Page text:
There’s been quite a lot of discussion among marketing and PR professionals lately about who has bragging rights, I mean ownership, of social media. In other words, who is the best of the best at making it happen for their clients and who should be the big SM Master in Charge. I’m kidding on that last one.
For many folks, ownership boils down to perpetuating those darn silos and continuing to separate duties, turf battles within and outside of agencies, and whether or not they land an account. It’s the ownership of money that is often at the root of such “discussions.”
The recent debates (this has been a topic for years) started when one PR pro in particular got the debate going again, declaring that 2013 would be the year that PR pros finally win the battle of ownership. Seriously? Is this something that keeps us up at night?
The ever so smart and lovely Shelly Kramer (whom I do declare I have a serious brain crush on) offered up an awesome-tastic post on how it’s everyone. period. end of story. I couldn’t agree more. Do read all of her post to get that perspective and then come right back here because I have something to add to it.
The problem with eye candy…
is that it just doesn’t satisfy. This has all been very interesting to read, and enlightening to see how folks in the PR and marketing industry still view this world of social media. I would wager a hefty sum however, that it’s only been interesting to those of us in the practice of utilizing social media to achieve results for our clients.
You know who really doesn’t care who “owns” social media? The Customer.
Truly, if you asked the mom or dad surfing the internet looking for the best deal on their kid’s Amazon Kindle who owns social media you’d get that look I get when I tell my son to “put a little elbow grease into it” as he’s washing dishes. Huh?
They. Don’t. Care.
You know what’s even more important to understand about these folks?
Customers own social media.
There’s that look again. Really. It’s true. Yes, all of us in a well oiled machine of an organization with any presence in social media or the digital sphere should have our toes in the pool and be aware of the impact across all disciplines and facets of our company or our clients’ companies. We have responsibilities. Every word in Shelly’s post is accurate and to the point.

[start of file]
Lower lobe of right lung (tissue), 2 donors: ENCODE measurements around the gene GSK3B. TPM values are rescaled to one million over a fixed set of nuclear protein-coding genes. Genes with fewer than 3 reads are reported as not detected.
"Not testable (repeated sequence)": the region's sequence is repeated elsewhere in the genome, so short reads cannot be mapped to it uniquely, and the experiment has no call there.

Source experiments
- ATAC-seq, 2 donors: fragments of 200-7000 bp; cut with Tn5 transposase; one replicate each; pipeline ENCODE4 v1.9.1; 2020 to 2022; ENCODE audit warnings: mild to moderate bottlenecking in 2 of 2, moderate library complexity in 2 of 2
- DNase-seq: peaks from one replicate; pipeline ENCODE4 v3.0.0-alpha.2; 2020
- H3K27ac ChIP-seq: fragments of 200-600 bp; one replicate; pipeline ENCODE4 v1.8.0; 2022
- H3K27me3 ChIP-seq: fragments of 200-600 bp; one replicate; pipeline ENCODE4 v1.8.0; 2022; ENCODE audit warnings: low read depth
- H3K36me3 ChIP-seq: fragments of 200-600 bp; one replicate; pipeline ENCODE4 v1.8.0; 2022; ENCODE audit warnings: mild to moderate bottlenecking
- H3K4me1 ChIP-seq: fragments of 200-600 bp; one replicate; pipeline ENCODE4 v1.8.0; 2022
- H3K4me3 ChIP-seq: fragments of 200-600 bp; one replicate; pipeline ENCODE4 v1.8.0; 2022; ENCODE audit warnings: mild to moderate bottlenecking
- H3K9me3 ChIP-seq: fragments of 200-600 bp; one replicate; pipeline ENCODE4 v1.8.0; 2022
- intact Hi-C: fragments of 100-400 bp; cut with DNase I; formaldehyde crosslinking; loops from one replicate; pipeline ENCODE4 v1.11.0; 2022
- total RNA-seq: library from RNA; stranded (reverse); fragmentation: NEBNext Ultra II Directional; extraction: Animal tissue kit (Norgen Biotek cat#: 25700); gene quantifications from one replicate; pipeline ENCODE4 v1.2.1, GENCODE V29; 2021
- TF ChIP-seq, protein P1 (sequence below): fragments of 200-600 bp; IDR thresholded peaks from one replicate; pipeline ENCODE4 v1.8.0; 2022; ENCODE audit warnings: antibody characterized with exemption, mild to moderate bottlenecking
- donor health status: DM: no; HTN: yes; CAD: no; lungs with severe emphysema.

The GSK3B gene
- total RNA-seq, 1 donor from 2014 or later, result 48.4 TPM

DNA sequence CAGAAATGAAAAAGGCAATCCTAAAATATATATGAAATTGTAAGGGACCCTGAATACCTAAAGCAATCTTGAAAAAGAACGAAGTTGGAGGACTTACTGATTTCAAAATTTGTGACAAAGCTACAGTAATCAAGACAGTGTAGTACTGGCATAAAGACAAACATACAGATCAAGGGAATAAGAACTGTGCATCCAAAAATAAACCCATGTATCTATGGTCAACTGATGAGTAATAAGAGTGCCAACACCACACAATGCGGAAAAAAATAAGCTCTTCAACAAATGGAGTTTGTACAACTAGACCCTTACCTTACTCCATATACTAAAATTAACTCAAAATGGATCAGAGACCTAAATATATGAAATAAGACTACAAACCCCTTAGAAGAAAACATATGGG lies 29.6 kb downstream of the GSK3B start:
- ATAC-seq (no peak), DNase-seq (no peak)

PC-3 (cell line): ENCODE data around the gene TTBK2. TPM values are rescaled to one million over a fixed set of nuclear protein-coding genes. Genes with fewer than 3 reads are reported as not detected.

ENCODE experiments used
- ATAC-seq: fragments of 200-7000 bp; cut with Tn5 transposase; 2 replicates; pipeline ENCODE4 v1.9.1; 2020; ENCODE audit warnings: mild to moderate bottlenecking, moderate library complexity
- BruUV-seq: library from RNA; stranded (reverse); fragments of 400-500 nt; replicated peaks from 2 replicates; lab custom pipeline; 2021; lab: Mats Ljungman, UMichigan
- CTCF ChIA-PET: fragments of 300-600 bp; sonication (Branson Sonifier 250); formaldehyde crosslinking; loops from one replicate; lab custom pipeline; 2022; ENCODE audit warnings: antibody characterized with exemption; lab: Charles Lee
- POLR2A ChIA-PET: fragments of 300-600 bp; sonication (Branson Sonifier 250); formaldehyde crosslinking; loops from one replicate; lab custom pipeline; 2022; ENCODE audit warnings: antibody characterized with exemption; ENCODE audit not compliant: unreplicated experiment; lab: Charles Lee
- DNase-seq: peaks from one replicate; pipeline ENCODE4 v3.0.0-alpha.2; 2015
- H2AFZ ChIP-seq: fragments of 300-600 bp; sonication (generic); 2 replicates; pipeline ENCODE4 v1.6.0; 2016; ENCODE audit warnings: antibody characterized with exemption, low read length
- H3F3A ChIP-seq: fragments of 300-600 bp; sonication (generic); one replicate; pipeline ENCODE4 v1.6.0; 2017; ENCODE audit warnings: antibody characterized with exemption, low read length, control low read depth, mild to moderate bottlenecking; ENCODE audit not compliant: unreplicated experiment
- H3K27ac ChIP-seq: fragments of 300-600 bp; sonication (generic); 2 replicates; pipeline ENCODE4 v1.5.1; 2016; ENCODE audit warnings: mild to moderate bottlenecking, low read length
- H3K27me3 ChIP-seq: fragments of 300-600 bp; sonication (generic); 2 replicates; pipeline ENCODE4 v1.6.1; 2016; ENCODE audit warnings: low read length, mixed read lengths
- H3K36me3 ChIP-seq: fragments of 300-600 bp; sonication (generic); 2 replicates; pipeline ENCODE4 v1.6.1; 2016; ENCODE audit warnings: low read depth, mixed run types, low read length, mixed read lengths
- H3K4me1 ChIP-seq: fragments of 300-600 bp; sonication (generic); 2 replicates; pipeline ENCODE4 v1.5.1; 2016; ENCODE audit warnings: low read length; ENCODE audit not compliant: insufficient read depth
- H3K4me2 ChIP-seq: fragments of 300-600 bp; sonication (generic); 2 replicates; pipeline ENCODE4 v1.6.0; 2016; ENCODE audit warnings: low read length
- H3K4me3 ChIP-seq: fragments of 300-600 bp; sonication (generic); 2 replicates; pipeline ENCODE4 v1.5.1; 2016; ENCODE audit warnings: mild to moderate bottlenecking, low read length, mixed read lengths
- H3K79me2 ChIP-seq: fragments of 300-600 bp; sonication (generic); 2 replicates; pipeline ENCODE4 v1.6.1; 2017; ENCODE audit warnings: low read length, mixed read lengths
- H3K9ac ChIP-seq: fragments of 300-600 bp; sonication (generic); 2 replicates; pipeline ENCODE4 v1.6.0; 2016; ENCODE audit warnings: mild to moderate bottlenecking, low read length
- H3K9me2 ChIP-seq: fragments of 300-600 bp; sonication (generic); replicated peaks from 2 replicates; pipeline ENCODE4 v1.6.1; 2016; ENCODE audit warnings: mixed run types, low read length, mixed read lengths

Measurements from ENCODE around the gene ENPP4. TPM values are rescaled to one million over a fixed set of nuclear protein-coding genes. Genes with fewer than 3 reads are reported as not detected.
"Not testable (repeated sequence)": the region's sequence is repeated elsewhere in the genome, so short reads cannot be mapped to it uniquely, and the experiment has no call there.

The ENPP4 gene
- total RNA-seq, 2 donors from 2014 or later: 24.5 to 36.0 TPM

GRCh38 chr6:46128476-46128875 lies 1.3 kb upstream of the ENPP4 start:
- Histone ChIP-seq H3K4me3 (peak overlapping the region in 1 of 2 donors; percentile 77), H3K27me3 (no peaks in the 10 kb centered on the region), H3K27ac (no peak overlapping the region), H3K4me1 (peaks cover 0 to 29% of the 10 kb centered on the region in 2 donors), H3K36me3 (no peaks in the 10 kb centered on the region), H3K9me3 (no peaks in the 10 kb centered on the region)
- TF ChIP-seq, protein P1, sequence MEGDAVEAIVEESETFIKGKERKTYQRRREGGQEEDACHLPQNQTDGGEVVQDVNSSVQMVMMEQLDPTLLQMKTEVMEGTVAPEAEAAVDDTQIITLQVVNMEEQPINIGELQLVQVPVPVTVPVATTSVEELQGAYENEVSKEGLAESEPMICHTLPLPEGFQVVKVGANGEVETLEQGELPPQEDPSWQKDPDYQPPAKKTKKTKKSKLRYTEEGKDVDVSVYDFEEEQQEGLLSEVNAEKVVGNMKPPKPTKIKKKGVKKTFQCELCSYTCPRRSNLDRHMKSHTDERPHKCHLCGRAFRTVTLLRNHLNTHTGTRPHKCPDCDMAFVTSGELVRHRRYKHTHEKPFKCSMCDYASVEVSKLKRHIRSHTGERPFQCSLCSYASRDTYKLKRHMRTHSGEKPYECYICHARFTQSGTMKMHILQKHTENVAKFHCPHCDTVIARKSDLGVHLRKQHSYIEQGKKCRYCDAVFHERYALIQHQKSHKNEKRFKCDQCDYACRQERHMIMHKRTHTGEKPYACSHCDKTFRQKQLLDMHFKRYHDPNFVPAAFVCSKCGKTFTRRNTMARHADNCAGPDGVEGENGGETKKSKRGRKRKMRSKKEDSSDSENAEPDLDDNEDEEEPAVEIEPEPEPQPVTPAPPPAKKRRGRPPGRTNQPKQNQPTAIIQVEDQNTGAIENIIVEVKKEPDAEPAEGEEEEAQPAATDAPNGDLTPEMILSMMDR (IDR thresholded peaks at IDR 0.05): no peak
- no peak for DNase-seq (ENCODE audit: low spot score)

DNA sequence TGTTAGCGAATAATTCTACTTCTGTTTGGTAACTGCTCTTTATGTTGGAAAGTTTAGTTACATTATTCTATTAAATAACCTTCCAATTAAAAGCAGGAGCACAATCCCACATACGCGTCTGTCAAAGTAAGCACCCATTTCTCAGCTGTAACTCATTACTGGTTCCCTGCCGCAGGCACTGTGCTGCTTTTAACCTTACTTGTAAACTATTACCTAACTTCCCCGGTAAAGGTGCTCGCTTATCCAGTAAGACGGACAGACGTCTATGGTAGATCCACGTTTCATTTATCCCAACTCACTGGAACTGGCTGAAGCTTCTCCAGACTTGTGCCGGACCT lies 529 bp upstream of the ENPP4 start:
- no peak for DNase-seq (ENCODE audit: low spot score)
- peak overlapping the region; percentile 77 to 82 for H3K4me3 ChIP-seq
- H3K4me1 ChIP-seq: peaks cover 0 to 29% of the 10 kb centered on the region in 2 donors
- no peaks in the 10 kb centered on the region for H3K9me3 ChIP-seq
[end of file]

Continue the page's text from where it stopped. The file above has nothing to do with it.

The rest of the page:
I want to remind business owners that customers are the ones who shop, purchase our goods or services, complain about said goods or services, tell their friends about their purchases, and decide whether to return for another round. Know how they do it?
The customer will like, share, follow, clip, post, comment on, rail upon, laud, or claim as their own original idea, all that is related to your business. They are driving the bus here. Sure, we’re on it and often times, we provide entertainment, direction, in-flight services, and clean up the messes, but for all intents and purposes, they are in charge.
I would encourage us all (marketers, PR pros, customer service departments, CEOs, and owners alike) to remember that as we embrace social media and it’s potential for business marketing, communication, sales, profits and losses for 2013. How about we approach it from a customer perspective and less from an ownership perspective?
More on this topic from years ago…
Mashable 2010: Which Department Owns Social Media?
Adweek 2010: Who Owns Social Media?
JeffBullas.com 2012: Who Owns Social Media? (hint: Moms)